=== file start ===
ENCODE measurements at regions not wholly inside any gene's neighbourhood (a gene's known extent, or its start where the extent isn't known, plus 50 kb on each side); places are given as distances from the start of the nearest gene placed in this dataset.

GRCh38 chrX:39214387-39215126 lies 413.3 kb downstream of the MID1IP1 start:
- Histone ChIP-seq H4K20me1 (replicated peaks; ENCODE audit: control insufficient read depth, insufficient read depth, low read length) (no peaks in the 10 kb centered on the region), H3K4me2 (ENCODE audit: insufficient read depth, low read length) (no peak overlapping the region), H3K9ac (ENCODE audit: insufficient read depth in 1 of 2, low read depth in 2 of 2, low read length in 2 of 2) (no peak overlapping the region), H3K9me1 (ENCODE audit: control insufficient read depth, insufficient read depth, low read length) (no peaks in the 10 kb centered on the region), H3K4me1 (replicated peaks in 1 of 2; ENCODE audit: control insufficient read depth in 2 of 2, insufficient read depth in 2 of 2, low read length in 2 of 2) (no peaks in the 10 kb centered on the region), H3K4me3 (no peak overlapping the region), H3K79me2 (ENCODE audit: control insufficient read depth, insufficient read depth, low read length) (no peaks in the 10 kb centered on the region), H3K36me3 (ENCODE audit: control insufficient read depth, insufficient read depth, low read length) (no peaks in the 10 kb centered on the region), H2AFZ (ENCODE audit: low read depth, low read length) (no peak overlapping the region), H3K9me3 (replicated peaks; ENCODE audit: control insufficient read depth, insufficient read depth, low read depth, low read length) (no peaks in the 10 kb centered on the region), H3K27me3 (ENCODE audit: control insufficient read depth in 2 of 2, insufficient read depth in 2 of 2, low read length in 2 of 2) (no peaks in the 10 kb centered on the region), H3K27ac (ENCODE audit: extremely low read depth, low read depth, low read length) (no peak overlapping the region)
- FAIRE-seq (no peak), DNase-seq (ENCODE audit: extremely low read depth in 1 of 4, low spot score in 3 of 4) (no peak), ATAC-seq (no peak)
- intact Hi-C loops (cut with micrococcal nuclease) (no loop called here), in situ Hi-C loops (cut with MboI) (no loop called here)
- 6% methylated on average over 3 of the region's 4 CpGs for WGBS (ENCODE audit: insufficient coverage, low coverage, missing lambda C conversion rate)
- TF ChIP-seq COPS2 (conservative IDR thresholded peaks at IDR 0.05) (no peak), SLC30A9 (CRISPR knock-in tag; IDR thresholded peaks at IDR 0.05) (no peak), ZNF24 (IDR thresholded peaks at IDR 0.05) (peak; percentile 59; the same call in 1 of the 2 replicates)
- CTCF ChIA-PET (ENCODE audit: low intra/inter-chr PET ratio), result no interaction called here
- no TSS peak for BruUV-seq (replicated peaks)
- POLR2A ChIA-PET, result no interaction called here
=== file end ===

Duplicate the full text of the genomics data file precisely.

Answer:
ENCODE measurements at regions not wholly inside any gene's neighbourhood (a gene's known extent, or its start where the extent isn't known, plus 50 kb on each side); places are given as distances from the start of the nearest gene placed in this dataset.

GRCh38 chrX:39214387-39215126 lies 413.3 kb downstream of the MID1IP1 start:
- Histone ChIP-seq H4K20me1 (replicated peaks; ENCODE audit: control insufficient read depth, insufficient read depth, low read length) (no peaks in the 10 kb centered on the region), H3K4me2 (ENCODE audit: insufficient read depth, low read length) (no peak overlapping the region), H3K9ac (ENCODE audit: insufficient read depth in 1 of 2, low read depth in 2 of 2, low read length in 2 of 2) (no peak overlapping the region), H3K9me1 (ENCODE audit: control insufficient read depth, insufficient read depth, low read length) (no peaks in the 10 kb centered on the region), H3K4me1 (replicated peaks in 1 of 2; ENCODE audit: control insufficient read depth in 2 of 2, insufficient read depth in 2 of 2, low read length in 2 of 2) (no peaks in the 10 kb centered on the region), H3K4me3 (no peak overlapping the region), H3K79me2 (ENCODE audit: control insufficient read depth, insufficient read depth, low read length) (no peaks in the 10 kb centered on the region), H3K36me3 (ENCODE audit: control insufficient read depth, insufficient read depth, low read length) (no peaks in the 10 kb centered on the region), H2AFZ (ENCODE audit: low read depth, low read length) (no peak overlapping the region), H3K9me3 (replicated peaks; ENCODE audit: control insufficient read depth, insufficient read depth, low read depth, low read length) (no peaks in the 10 kb centered on the region), H3K27me3 (ENCODE audit: control insufficient read depth in 2 of 2, insufficient read depth in 2 of 2, low read length in 2 of 2) (no peaks in the 10 kb centered on the region), H3K27ac (ENCODE audit: extremely low read depth, low read depth, low read length) (no peak overlapping the region)
- FAIRE-seq (no peak), DNase-seq (ENCODE audit: extremely low read depth in 1 of 4, low spot score in 3 of 4) (no peak), ATAC-seq (no peak)
- intact Hi-C loops (cut with micrococcal nuclease) (no loop called here), in situ Hi-C loops (cut with MboI) (no loop called here)
- 6% methylated on average over 3 of the region's 4 CpGs for WGBS (ENCODE audit: insufficient coverage, low coverage, missing lambda C conversion rate)
- TF ChIP-seq COPS2 (conservative IDR thresholded peaks at IDR 0.05) (no peak), SLC30A9 (CRISPR knock-in tag; IDR thresholded peaks at IDR 0.05) (no peak), ZNF24 (IDR thresholded peaks at IDR 0.05) (peak; percentile 59; the same call in 1 of the 2 replicates)
- CTCF ChIA-PET (ENCODE audit: low intra/inter-chr PET ratio), result no interaction called here
- no TSS peak for BruUV-seq (replicated peaks)
- POLR2A ChIA-PET, result no interaction called here